MUSCAT, Sultanate of Oman - South African epidemiologist Quarraisha Abdool Karim was named winner of the 2014 TWAS-Lenovo Science Prize Sunday for her life-saving research into medical and social strategies against HIV and AIDS. The award, one of the most prestigious honours given to scientists from the developing world, was announced here in a special ceremony during the yearly General Meeting of The World Academy of Sciences (TWAS).
Abdool Karim's work focuses on a topical anti-HIV gel that appears to dramatically reduce HIV infection, while giving women direct, effective control over their health. The annual prize includes an award of USD100,000 provided by Lenovo, the global leader in consumer, commercial, and enterprise technology that is the largest PC company in the world.
"We have a great admiration and respect for the work of Dr. Abdool Karim," said TWAS President Bai Chunli. "She has an exemplary record of high-impact science, and there is a deep humanity to her work. Just as important, she has helped to train hundreds of young African scientists who are expanding the research into HIV and tuberculosis. She really is a model scientist, and a tremendous inspiration to colleagues across the world."
"Innovation is how Lenovo achieves competitive differentiation and drives new market opportunities. Lenovo's global scale and emphasis on innovation give us a degree of visibility regarding the health and well-being of the communities and markets we serve," said Yuanqing Yang, Chairman & CEO of Lenovo. "Dr. Quarraisha Abdool Karim stands out for her exceptional record of research and her remarkable grass-roots engagement. Through her creativity and hard work, she has helped to save countless lives. We are very proud that she has won the 2014 TWAS-Lenovo Science Prize."
Abdool Karim said she is humbled by the award. "South Africa is an important and key population in terms of AIDS research," she said. "With our contributions to this field, I think it adds an advantage to have this kind of acclamation. I feel very privileged and honoured to be the recipient of this award.
"By preventing HIV infection in women," said Abdool Karim, "we have the potential of altering the epidemic in many settings and saving many millions of lives."
Abdool Karim's discoveries have shaped life-saving clinical guidelines for patients infected with a combination of HIV and tuberculosis in countries across the world. It has also found the potential basis for an HIV vaccine. But her most celebrated work is for a finding that could save millions of lives: a study demonstrating the effectiveness of tenofovir gel, a substance that women can use to protect themselves from HIV infection with no cooperation necessary from men.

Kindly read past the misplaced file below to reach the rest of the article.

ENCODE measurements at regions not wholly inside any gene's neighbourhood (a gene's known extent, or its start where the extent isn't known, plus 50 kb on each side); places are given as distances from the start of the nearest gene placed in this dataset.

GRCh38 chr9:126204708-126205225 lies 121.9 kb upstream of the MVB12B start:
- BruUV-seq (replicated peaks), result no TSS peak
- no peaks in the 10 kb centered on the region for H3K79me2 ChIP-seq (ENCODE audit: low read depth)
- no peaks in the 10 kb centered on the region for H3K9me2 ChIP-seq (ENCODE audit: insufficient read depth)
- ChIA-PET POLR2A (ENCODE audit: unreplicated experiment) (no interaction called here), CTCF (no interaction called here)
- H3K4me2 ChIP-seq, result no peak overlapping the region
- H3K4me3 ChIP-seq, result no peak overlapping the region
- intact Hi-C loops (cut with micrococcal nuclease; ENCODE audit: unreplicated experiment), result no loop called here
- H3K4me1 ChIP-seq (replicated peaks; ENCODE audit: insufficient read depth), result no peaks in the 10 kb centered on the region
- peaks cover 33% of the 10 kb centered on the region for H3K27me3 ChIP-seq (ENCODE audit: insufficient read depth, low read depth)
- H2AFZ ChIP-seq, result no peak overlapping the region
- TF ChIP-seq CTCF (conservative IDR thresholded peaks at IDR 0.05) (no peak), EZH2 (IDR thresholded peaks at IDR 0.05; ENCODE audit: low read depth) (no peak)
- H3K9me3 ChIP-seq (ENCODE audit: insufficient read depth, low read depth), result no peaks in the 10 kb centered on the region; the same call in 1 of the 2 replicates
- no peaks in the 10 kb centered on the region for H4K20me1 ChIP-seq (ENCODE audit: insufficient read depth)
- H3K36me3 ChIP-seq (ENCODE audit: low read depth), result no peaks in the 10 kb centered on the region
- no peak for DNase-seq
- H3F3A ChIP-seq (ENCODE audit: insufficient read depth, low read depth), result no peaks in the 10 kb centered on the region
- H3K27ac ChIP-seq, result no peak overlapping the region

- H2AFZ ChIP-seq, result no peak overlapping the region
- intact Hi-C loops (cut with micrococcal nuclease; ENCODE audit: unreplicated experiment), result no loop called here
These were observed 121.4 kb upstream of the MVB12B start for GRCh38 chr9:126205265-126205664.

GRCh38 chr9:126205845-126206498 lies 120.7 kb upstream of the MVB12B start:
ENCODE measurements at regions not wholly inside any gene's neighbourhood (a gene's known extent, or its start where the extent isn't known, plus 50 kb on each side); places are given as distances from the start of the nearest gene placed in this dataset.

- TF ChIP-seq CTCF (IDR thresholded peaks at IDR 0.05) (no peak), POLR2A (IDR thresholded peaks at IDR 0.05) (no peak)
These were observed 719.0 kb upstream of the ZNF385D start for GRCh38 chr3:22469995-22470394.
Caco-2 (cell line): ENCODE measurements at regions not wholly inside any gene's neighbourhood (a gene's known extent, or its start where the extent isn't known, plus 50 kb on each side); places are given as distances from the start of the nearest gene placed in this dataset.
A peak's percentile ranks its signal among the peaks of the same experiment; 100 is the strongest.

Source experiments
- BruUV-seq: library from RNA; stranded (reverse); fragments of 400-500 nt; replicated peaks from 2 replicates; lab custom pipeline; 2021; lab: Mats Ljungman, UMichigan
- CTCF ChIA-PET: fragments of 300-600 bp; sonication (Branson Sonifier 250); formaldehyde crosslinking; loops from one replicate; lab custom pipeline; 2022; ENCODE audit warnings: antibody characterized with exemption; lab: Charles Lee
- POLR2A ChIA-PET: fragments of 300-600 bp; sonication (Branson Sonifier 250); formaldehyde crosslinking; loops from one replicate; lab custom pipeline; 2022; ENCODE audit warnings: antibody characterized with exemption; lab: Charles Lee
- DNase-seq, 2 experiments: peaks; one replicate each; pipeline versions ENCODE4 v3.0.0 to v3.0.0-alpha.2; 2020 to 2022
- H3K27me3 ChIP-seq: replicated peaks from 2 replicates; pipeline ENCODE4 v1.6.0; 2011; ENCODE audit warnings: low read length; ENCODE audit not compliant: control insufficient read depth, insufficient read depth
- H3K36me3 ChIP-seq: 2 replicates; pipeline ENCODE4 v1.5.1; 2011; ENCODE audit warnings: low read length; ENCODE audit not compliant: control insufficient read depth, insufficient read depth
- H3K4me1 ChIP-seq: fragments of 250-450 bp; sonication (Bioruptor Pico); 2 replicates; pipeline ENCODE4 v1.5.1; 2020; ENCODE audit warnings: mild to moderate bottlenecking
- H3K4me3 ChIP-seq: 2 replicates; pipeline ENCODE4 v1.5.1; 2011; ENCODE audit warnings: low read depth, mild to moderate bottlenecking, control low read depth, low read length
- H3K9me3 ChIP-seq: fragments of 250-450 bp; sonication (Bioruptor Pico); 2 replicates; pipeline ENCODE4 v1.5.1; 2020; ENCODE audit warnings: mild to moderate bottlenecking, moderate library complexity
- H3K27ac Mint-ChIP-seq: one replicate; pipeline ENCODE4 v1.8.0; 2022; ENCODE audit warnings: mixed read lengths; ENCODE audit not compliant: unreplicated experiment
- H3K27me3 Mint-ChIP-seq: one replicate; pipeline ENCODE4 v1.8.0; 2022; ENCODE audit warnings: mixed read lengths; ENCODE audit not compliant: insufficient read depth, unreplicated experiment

In Sub-Saharan Africa, HIV and AIDS are an ever-present threat. The region contains a majority of the 33 million people worldwide who live with HIV. Data collected in 2012 by the U.S. Agency for International Development shows that, in South Africa alone, an estimated 6.1 million people suffer from HIV infection, more than any other nation in the world and 17.9% of the country's entire population. For women in sub-Saharan Africa, the situation is especially grave. Women who are younger than 24 are up to eight times more likely to have HIV than young men of the same age range.
Abdool Karim grew up in apartheid South Africa, where social inequality was notorious and pervasive. She got her master's degree in 1988 at Columbia University's School of Public Health in New York (United States), and the next year joined the South African Medical Research Council's AIDS Research Programme. She went into AIDS research, she explained in an interview, because social justice is a part of epidemiology. "AIDS brought together two separate things for me," said Abdool Karim. "I saw a convergence between advocacy work and science."
At that time, she became curious about why HIV had become a serious threat in Central, East and West Africa, yet the news rarely mentioned the virus in the southern countries. Her early work uncovered the frightening reality that South Africa was at an early stage of an HIV epidemic, that women were already three times more likely than men to be infected and that women also became infected at an age five to seven years younger than men.
Abdool Karim said it eventually became clear that these women already knew how to prevent HIV infection. "But they felt powerless in negotiating their partners' monogamy," she explained. "There were women saying, 'You know, I can be faithful, I can be monogamous, but at the end of the day, what my partner does is putting me at risk. And my partner refuses to wear a condom. So we need something for ourselves so I can exercise my right to be uninfected.'"